Google creates TLD domain words within search marketing

July 13, 2012 - Digital State Marketing

In search marketing news this month, it appears that the possibilities for SE giant Google are endless. The bigger and more successful they are becoming, the bigger and better are the doodles, algorithms and modern concepts. At Digital State Marketing, we recently heard of Google’s new venture. They are now looking into creating different Top Level Domain (TLD) words.

As part of this search marketing article, it is vital to first identify what a domain and TLD are.  A domain name is used in a URL to identify a web page. Currently there are only a few for examples, such as ‘.gov’ which usually refers to a government organisation, ‘.edu’ that refers to an educational establishment and the very popular ‘com’ referring to commercial. This forms only part of a domain. This part is also known as the TLD or Top Level Domain.

Rumour has it that Google is looking into creating ‘.lol’ and of course ‘.google’ TLDs. The announcement came shortly after ICANN’s (Internet Corporation for Assigned Names and Numbers) cut off to date apply for a new web address. It is ICANN who have enabled more varied TLD’s and Google appear to have jumped straight in applying for what could be very lucrative terms ‘lol’ is assumed to lead to comedy video’s, and ‘.youtube’ as the name suggests. If more than one company is considering the same term then this will go to auction, making this procedure a competitive and profitable one. ICANN introduced the concept of a generic TLD last June, giving freedom for almost any TLD name opening the gates for some more creative, relevant and even obscure.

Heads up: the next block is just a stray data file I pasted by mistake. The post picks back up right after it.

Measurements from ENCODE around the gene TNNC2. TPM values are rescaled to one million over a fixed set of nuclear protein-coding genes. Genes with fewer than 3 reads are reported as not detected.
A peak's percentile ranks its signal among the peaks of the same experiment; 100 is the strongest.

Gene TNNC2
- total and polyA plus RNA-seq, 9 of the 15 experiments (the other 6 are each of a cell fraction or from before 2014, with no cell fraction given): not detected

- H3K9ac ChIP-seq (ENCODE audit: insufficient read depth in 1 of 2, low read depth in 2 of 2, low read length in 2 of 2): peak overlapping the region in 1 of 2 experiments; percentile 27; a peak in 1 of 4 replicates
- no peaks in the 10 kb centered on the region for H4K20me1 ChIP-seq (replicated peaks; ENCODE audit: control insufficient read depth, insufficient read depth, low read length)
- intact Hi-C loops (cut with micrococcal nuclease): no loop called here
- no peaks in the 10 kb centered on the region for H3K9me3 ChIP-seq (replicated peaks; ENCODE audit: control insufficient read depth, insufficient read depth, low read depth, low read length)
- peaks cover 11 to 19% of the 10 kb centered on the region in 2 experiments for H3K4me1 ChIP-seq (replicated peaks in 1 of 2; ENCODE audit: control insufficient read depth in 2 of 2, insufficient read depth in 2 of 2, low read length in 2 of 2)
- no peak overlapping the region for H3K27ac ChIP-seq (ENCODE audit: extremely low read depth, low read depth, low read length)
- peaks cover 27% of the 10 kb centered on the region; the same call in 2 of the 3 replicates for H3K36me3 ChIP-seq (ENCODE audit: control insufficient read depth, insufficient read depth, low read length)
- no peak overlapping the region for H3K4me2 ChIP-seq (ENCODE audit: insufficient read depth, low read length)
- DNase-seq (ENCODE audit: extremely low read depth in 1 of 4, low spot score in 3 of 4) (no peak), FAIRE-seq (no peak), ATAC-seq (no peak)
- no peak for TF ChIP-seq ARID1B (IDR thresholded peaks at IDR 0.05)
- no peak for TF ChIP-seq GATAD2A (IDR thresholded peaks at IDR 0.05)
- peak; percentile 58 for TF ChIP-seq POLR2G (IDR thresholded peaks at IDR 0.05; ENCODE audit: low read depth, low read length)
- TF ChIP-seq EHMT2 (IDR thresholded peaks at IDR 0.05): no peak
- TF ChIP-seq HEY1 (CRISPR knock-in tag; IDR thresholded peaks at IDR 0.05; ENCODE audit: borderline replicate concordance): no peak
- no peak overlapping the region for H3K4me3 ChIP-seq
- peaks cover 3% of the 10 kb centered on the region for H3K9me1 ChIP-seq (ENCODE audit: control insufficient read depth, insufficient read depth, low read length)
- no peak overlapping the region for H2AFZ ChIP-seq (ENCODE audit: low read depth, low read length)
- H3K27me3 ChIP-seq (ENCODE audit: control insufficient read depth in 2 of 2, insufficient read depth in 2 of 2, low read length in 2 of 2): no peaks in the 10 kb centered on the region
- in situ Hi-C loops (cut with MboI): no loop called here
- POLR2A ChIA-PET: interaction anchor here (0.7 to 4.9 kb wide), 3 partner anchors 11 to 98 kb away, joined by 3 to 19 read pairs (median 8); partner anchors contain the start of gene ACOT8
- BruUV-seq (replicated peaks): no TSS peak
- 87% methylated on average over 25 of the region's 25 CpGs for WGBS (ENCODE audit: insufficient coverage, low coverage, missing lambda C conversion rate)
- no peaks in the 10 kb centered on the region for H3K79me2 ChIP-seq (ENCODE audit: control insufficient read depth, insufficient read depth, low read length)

The news has provoked some dubious queries and discussions from many in the SEO community fearing that the more varied TLD’S will have precedence over the usual ‘.com’s’ when it comes to ranking. Matt Cutts of Google responded to this with:

‘Google has a lot of experience in returning relevant web pages, regardless of the top-level domain. Google will attempt to rank new TLDs appropriately, but I don’t expect a new TLD to get any kind of initial preference over .com, and I wouldn’t bet on that happening in the long-term either. If you want to register an entirely new TLD for other reasons, that’s your choice, but you shouldn’t register a TLD in the mistaken belief that you’ll get some sort of boost in search engine rankings.’

At Digital State Marketing, we pride ourselves at keeping on top of latest news and developments relevant to Search Engine Optimisation. To find out more about our practices and how they could benefit your business, please see our website.